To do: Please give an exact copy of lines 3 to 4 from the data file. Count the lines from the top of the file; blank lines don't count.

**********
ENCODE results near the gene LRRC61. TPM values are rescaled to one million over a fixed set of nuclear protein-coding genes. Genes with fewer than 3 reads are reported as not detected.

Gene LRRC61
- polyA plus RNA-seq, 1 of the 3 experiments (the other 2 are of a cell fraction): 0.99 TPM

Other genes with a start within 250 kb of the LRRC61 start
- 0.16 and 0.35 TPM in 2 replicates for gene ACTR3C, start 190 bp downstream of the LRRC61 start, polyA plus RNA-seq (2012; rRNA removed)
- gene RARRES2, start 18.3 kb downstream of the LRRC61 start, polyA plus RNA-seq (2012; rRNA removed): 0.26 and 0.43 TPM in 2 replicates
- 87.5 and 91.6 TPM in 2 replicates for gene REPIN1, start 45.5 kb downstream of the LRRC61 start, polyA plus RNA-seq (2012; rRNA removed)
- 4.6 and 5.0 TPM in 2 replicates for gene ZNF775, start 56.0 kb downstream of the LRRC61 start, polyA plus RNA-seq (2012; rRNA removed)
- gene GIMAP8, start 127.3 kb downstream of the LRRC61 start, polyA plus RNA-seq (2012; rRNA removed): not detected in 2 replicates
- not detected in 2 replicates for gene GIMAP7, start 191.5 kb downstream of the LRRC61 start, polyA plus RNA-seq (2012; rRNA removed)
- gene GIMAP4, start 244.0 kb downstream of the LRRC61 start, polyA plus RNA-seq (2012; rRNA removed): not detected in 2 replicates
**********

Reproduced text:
- polyA plus RNA-seq, 1 of the 3 experiments (the other 2 are of a cell fraction): 0.99 TPM

Other genes with a start within 250 kb of the LRRC61 start